Just about everyone has some products from Johnson & Johnson (NYSE:JNJ) in their medicine cabinets, ranging from over-the-counter medicines like Tylenol and Benadryl to Band-Aid bandages. Yet what has driven Johnson & Johnson's growth lately -- both in its overall sales and in the dividends it pays to its shareholders -- has been the healthcare giant's pharmaceutical business.

With decades of dividend growth under its belt, Johnson & Johnson has given its investors reason to expect regular dividend increases each and every year. But are there any challenges that J&J faces right now that could jeopardize that long streak of rising payouts in 2018? Let's take a closer look to see what dividend investors should look for from Johnson & Johnson in the year to come.

Reception area for medical device development laboratory contained within a larger warehouse-style building facility.

Image source: Johnson & Johnson.

Dividend stats on Johnson & Johnson

 Metric

Johnson & Johnson

Current quarterly dividend per share

$0.84

Current yield

2.4%

Number of consecutive years with dividend increases

55 years

Payout ratio

57%

Last increase

July 2017

Data source: Yahoo! Finance. Last increase refers to ex-dividend date.

What Johnson & Johnson has done with its dividends in the past

Johnson & Johnson's record of rising dividend payments dates back to the 1960s, and the company has done an excellent job of producing consistent dividend growth regardless of overall macroeconomic conditions or the particular environment the healthcare conglomerate faced in its own business. Over the past decade, most of the dividend increases J&J has implemented have been in the mid to high single-digit percentage range, and although that doesn't necessarily make any one particular year's moves noteworthy, they've added up over time to a quarterly payout that has roughly doubled since early 2008.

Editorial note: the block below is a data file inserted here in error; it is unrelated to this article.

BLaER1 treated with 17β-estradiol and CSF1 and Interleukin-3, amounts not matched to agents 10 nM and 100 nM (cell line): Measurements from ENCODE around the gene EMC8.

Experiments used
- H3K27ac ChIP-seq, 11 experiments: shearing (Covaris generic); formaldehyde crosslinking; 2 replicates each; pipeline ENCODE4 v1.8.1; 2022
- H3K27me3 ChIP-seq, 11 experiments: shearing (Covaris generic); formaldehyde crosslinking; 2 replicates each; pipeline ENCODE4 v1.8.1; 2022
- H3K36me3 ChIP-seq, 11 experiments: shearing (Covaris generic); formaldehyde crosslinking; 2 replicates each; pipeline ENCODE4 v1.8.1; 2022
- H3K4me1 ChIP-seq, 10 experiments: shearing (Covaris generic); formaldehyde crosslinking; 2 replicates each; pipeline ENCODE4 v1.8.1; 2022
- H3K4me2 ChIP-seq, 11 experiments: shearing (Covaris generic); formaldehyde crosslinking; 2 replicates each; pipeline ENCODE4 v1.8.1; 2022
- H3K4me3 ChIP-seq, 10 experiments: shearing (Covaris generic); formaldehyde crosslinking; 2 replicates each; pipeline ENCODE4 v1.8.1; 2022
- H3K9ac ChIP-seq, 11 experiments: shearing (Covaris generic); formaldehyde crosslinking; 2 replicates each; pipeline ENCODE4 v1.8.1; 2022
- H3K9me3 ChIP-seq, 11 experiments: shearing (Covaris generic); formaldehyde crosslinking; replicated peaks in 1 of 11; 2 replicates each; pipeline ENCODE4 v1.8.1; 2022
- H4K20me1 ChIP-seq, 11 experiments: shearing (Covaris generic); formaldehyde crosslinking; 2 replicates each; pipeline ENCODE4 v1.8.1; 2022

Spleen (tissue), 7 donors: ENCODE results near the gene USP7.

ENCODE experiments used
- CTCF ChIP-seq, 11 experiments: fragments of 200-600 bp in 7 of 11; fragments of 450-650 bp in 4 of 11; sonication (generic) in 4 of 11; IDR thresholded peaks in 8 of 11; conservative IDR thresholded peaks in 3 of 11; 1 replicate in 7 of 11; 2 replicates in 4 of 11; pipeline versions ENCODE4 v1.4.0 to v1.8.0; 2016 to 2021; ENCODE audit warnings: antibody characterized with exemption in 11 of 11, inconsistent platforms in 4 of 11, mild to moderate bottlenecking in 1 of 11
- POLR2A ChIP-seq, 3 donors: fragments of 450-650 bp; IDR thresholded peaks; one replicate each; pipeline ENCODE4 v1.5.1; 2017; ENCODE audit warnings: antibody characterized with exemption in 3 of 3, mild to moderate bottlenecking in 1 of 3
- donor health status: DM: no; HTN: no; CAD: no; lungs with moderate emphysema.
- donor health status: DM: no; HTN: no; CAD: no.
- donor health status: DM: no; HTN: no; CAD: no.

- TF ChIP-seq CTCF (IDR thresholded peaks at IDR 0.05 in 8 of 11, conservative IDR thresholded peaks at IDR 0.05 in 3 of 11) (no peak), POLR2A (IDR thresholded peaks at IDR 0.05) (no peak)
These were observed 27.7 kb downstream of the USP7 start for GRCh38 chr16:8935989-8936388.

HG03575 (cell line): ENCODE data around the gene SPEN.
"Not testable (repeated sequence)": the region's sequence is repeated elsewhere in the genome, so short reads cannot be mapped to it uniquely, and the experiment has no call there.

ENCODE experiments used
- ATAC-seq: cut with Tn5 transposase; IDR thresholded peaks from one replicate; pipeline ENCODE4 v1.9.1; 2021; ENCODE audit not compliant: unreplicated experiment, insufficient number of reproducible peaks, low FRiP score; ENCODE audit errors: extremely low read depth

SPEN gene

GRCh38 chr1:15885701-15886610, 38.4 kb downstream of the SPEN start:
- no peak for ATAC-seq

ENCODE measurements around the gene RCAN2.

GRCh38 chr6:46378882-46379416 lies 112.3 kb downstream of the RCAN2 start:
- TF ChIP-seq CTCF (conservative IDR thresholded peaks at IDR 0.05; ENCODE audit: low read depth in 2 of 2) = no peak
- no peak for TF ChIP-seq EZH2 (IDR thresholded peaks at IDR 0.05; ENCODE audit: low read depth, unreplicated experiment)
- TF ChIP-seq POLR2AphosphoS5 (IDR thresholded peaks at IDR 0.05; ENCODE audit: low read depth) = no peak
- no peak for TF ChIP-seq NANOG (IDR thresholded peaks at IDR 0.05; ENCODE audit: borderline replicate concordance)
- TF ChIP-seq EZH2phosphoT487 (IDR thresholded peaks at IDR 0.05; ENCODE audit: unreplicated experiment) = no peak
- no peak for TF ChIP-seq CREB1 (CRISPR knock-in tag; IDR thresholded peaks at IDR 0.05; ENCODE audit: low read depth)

Yet some investors have bemoaned the fact that J&J's dividend growth has slowed. During the early 2000s, for instance, Johnson & Johnson routinely gave investors hikes of 10% or more, leading to a near-tripling of the payout between early 2000 and 2008. As the company has grown, it's been more challenging to sustain large dividend increases.

JNJ Dividend Chart

JNJ Dividend data by YCharts. Note: Minor dips and spikes are due to timing issues in dividend payments.

Most recently, Johnson & Johnson gave investors a 5% dividend increase earlier this year. That continued a trend of gradually slowing dividend growth, but it also came in the context of a large strategic move that required considerable use of cash for acquisition purposes.

How can Johnson & Johnson grow faster?

In the long run, Johnson & Johnson needs to grow its revenue and earnings in order to support higher dividend payments. That was a big part of the company's decision to buy Actelion, a major player in the pulmonary arterial hypertension treatment space. The $30 billion price tag raised some eyebrows, and the deal carries some risk that Actelion's pipeline of candidate treatments might not work out as well as many currently hope. Still, consolidation has been a rising trend in the pharmaceutical space, and like other pharma companies, Johnson & Johnson has had to use a combination of internal research and development and targeted acquisitions to keep its own pipeline full and sustain revenue levels.

Many investors have high hopes for Johnson & Johnson's business in 2018. Expansion in indicated uses for key treatments like Imbruvica, Simponi, and Stelara could add to revenue growth, and the acquisition of Abbott Medical Optics in the medical device space should help to bolster that segment's fundamental performance as well. Those following the stock expect Johnson & Johnson to produce record earnings in 2018, and that's exactly what dividend investors want to hear when they're considering the likelihood of a payout increase.

Can Johnson & Johnson shareholders expect a 2018 dividend hike?

Right now, it would take an unforeseen hit to Johnson & Johnson's business to threaten the company's long streak of dividend increases. Absent that, shareholders should expect another increase in the mid-single-digit percentage range, with a raise to $0.88 or $0.89 per share on a quarterly basis being the most likely outcome around mid-year. Anything markedly different from that would signal a substantial change in Johnson & Johnson's dividend strategy.

Dan Caplinger has no position in any of the stocks mentioned. The Motley Fool owns shares of and recommends Johnson & Johnson. The Motley Fool has a disclosure policy.